Our Creative Director Paul Northup attended OneBodyOneFaith’s Rainbow List Awards. Greenbelt is really proud to be on this list. Here are some of Paul’s words from the ceremony …
Thank you to Tracey Byrne and OneBodyOneFaith for their invite here tonight. Tracey has been inspiration and bellwether for me in my role as Creative Director at Greenbelt for many years now.
On the Rainbow list, Greenbelt is described as: “Affirming the lives, loves, stories and gifts of LGBT people since 1975.” Apart from the fact that our first edition was in 1974, I’d really hope that this has been true. It’s one of the main reasons I am privileged to work in my role.
I first bowled up at Greenbelt in 1984, and from small ‘Safe Space’ gatherings to ‘Hot House’ debates (about whether it was OK to be Christian and gay – er, yes!); and from visits from the Robinsons (Tom and Gene) to my being given the job (as a then-trustee) to act as chaperone to Peter Tatchell when he first came to Greenbelt, the festival has been on a journey with LGBTQ people. A journey which has sought to include and celebrate rather than spotlight and scrutinise.
At Greenbelt, we don’t just platform people because they’re gay to speak about being gay. Rather, we platform gay and queer artists, speakers, writers, leaders, activists because they’re human … and they’re great and gifted in what they do.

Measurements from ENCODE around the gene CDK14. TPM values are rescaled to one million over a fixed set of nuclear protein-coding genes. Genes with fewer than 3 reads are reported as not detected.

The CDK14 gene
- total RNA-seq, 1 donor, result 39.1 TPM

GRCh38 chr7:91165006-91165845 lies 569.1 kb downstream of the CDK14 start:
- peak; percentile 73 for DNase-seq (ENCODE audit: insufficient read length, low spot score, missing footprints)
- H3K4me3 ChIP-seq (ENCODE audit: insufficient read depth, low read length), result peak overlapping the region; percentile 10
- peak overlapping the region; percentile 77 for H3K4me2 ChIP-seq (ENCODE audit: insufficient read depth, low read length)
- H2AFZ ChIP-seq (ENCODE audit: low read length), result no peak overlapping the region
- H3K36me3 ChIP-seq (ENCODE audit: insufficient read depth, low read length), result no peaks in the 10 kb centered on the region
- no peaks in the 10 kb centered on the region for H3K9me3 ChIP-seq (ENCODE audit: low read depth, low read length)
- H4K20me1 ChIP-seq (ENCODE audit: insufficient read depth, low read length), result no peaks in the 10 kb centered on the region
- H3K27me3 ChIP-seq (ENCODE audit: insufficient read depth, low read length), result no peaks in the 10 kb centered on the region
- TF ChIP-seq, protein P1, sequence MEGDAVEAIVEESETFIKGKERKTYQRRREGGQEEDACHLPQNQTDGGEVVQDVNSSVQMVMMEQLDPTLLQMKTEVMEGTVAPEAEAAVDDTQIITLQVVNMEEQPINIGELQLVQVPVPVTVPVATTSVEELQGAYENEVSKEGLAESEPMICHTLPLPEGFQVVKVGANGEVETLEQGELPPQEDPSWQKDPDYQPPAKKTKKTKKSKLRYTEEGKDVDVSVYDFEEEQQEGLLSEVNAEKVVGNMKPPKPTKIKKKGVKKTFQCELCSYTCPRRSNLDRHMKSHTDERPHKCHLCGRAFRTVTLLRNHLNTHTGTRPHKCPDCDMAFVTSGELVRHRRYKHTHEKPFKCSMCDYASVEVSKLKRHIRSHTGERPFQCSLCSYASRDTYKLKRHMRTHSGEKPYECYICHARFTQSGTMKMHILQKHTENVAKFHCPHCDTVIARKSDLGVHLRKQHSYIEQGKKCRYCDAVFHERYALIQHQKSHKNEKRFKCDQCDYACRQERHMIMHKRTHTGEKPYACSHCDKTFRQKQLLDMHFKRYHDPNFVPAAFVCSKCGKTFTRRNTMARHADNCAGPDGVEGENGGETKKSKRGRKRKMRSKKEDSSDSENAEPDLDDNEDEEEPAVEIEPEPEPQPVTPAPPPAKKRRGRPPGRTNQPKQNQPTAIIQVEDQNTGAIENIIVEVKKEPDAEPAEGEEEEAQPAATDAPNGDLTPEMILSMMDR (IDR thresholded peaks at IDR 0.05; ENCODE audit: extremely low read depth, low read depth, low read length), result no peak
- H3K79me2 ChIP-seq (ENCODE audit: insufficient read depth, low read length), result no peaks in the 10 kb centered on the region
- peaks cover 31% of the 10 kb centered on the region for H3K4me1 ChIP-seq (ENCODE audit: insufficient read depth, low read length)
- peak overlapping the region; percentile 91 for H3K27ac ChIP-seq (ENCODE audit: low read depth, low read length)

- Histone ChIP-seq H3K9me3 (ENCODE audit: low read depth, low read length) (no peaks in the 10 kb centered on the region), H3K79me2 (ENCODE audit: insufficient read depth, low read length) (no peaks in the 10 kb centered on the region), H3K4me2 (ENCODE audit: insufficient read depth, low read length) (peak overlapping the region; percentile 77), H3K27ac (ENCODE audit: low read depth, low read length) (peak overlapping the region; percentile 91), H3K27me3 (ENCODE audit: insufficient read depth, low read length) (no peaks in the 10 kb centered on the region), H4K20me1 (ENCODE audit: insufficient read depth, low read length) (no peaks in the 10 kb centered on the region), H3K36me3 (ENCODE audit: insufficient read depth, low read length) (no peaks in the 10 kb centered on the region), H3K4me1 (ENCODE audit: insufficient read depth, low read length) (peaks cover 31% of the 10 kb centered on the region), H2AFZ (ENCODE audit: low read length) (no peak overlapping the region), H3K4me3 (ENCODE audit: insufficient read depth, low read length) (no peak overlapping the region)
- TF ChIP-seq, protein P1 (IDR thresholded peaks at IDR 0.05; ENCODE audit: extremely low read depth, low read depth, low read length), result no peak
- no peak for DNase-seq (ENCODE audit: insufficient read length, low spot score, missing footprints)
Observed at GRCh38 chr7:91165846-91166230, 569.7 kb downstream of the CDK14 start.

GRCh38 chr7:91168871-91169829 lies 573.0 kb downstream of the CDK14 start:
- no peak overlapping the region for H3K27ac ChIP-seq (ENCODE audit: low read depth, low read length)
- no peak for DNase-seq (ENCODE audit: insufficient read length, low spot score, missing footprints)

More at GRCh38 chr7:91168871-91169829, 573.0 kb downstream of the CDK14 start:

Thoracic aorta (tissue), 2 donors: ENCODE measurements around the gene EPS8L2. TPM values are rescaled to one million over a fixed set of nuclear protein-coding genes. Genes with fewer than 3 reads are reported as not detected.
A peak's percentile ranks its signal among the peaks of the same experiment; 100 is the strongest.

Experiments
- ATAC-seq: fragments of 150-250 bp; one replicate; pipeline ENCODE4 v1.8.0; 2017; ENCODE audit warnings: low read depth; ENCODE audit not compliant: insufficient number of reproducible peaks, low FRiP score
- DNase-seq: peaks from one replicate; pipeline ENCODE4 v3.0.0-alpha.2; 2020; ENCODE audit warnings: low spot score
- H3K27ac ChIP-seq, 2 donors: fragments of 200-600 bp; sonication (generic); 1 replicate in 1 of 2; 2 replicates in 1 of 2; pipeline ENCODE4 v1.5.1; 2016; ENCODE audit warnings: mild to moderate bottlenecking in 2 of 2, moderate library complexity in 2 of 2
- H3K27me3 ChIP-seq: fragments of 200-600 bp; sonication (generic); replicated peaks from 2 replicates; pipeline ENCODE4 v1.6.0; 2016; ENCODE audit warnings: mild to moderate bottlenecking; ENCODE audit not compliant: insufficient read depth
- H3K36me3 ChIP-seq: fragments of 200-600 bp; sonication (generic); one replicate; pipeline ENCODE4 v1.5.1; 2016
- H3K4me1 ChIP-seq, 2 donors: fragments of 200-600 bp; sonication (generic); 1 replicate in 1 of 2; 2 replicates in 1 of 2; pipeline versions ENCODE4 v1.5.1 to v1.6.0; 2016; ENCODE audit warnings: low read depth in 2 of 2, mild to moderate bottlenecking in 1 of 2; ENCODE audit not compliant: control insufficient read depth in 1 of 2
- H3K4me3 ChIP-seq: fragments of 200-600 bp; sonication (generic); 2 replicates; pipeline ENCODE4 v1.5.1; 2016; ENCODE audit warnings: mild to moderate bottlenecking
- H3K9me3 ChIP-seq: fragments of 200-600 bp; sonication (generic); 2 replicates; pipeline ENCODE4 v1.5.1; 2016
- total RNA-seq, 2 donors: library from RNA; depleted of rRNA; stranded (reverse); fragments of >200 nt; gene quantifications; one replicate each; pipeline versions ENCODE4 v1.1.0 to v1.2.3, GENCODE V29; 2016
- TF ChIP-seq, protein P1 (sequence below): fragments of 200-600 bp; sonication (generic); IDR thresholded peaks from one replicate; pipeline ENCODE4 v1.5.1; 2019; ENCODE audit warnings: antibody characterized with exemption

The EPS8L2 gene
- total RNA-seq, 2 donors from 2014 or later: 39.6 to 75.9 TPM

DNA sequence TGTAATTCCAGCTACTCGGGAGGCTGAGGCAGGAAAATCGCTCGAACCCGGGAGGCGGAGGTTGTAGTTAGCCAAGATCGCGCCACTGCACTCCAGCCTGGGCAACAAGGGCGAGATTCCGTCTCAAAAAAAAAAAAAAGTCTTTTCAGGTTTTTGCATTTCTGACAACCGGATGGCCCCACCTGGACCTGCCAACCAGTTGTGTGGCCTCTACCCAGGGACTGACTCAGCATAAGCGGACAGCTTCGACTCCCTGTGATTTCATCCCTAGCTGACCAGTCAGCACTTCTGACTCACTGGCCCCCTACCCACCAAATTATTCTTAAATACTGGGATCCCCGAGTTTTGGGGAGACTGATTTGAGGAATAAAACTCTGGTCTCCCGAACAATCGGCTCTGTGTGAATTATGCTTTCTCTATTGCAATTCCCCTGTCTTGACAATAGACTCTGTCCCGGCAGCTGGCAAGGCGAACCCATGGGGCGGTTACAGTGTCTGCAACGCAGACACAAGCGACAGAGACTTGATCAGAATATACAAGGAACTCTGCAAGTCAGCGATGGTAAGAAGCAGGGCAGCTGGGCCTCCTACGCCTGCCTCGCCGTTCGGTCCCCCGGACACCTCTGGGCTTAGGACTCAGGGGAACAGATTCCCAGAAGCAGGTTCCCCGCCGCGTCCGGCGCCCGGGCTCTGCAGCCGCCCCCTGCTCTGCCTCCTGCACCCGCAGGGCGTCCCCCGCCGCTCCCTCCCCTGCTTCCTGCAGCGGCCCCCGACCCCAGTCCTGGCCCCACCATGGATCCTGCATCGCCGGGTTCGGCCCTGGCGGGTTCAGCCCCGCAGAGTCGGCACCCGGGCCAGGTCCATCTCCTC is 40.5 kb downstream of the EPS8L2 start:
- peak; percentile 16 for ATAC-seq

Growing up with wonderful Welsh Baptist grandparents and going to a small provincial Baptist church, so-called “biblical authority” played a shaping role in my early life. But too many of my friends ‘came out’ as I grew up for that inerrancy to hold for me. The silence, the things unspoken, the hiddenness, the subterfuge, the awkwardness – it all seemed so at odds with the gospel of Jesus Christ of Nazareth, which I increasingly read as a liberation text: about God’s desire for our human flourishing, for us to be made ‘fully human’.
Back in January, we had a reaction on social media. It read: “I won’t be going to Greenbelt this year as I won’t be welcome as a white heterosexual male.” I read that and – after a moment of facetious uncharity, when I felt like responding: “well, that makes two of us” – I got really sad. Sad, that if you are perceived as being ‘for’ some then you are automatically against others. Such is the age we live in. Fuelled by a politics that is increasingly pragmatic and rooted in factional notions of identity and seemingly lacking in vision and inclusion.
We have had the honour and privilege at Greenbelt to work outside of the institutions of church and culture, allowing us to create a space of welcome and safety and affirmation. We are so blessed to have been able to work with, listen to and learn from many, many wonderful LGBTQ people over the years.
So, on behalf of a sea of others at Greenbelt – past and present – my heartfelt thanks and encouragement to OneBodyOneFaith and all those wonderfully brave people on the Rainbow List. On the eve of the debate in Synod, I remain deeply in awe of anyone who wants to be part of something, who wants to stay, who wants to contribute their energies, passions and talents – despite everything. And I struggle to see why such willing commitment, faithfulness and love should not be honoured.
Greenbelt is proud to be named on the Rainbow List.